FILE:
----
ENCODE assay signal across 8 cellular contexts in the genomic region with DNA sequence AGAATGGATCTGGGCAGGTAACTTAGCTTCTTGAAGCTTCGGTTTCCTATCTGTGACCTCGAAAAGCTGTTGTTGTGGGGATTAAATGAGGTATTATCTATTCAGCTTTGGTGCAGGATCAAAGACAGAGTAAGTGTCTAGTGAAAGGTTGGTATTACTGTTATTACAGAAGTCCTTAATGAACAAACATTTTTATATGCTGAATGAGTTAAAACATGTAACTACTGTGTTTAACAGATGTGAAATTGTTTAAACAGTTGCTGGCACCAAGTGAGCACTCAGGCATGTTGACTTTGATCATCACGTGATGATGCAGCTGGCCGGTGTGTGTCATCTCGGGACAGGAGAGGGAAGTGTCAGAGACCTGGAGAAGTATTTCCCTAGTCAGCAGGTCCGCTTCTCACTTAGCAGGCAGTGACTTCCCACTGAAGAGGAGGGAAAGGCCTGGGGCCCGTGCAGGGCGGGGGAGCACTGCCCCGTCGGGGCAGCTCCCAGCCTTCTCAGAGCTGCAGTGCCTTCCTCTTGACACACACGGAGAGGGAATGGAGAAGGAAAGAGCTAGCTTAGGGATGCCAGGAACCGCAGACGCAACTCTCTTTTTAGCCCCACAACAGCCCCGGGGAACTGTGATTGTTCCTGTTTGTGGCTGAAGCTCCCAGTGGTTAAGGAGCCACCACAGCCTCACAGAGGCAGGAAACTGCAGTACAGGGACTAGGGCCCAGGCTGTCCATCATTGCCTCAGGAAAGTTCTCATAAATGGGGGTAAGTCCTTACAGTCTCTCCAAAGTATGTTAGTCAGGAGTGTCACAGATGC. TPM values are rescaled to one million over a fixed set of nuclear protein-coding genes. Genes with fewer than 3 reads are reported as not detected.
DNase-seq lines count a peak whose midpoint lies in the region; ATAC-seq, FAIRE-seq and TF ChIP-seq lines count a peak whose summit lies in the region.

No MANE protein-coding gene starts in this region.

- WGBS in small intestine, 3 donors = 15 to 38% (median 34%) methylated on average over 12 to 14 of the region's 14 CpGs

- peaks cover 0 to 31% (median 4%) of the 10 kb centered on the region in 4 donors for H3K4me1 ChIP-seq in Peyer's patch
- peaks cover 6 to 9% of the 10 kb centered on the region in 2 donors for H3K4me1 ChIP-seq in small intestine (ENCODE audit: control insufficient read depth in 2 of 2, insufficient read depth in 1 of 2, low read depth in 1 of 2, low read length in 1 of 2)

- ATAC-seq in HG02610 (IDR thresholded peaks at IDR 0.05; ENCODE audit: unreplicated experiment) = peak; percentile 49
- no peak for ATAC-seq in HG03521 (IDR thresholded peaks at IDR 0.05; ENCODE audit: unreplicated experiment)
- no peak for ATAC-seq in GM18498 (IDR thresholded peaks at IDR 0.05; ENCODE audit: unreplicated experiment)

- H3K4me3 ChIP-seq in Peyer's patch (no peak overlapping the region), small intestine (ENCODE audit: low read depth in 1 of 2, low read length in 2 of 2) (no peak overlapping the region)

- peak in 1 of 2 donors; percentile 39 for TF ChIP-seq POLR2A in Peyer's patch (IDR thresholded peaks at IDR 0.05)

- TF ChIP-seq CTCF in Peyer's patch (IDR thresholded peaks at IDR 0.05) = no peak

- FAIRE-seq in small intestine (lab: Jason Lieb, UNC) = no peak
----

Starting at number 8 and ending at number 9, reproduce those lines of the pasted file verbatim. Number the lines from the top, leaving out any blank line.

- no peak for ATAC-seq in HG03521 (IDR thresholded peaks at IDR 0.05; ENCODE audit: unreplicated experiment)
- no peak for ATAC-seq in GM18498 (IDR thresholded peaks at IDR 0.05; ENCODE audit: unreplicated experiment)